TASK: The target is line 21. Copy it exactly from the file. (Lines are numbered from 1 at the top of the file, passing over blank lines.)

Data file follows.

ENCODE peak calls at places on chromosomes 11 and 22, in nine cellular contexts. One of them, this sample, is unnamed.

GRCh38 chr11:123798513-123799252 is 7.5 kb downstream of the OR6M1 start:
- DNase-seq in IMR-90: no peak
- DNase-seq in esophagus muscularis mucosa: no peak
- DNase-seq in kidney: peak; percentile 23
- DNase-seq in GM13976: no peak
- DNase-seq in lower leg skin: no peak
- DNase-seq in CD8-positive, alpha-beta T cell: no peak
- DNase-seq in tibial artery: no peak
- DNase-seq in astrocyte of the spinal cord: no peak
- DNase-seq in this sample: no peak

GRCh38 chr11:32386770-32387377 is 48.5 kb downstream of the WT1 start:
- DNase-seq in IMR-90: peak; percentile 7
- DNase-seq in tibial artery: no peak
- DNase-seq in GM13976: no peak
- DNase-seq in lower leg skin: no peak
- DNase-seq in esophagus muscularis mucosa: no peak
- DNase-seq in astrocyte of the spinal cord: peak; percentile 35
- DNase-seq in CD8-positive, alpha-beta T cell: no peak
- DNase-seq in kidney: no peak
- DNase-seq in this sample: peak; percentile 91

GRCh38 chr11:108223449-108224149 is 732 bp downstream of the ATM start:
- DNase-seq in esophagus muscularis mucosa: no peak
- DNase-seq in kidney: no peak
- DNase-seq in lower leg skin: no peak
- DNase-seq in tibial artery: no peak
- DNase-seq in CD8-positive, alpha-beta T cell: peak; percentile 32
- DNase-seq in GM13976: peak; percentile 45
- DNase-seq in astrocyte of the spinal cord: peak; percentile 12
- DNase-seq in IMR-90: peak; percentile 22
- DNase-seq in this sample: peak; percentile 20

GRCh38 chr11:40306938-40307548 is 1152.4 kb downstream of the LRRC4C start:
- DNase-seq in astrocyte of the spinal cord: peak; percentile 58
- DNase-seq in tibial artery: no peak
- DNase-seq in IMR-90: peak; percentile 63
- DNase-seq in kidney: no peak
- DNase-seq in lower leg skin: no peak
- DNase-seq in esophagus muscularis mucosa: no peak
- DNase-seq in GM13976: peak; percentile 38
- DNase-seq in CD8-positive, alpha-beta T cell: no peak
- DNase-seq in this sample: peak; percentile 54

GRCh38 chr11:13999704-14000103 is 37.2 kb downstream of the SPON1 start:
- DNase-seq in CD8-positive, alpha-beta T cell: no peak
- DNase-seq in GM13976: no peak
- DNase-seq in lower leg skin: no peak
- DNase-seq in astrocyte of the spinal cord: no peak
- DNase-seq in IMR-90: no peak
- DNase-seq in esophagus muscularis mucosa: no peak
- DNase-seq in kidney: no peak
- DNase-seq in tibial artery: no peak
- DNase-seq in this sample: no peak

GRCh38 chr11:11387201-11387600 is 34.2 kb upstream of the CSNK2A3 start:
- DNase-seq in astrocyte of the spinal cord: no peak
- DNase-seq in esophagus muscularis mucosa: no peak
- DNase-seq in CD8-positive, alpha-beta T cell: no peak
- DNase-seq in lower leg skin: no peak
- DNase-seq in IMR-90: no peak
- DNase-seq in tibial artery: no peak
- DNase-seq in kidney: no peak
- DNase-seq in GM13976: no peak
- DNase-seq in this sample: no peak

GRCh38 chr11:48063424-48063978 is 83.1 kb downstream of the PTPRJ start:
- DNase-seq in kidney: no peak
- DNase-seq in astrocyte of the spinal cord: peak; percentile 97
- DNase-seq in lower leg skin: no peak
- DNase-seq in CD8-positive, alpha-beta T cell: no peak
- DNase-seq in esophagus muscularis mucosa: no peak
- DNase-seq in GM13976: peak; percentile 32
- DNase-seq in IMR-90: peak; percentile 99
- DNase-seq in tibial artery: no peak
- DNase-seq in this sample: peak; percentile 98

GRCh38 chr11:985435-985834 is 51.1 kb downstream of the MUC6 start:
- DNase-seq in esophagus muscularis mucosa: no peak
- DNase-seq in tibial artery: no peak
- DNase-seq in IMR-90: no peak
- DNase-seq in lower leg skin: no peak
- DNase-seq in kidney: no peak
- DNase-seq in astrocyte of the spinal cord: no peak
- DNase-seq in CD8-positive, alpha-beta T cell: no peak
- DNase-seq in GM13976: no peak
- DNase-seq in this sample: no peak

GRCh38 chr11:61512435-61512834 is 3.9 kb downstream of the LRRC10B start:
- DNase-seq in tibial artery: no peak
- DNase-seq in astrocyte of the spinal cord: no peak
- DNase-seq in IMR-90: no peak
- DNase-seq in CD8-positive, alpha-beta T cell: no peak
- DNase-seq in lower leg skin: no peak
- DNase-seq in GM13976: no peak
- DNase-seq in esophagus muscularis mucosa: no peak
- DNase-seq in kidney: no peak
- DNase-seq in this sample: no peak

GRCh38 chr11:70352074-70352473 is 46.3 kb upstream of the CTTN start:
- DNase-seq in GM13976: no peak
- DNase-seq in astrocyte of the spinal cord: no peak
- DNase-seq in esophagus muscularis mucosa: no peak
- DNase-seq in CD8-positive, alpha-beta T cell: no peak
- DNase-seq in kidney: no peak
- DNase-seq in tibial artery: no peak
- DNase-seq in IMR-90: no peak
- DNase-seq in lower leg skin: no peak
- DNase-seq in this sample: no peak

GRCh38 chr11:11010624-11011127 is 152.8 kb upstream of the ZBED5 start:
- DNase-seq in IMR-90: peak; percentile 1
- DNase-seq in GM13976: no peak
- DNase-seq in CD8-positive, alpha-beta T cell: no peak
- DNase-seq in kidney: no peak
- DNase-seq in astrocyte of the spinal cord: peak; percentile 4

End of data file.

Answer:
- DNase-seq in this sample: peak; percentile 91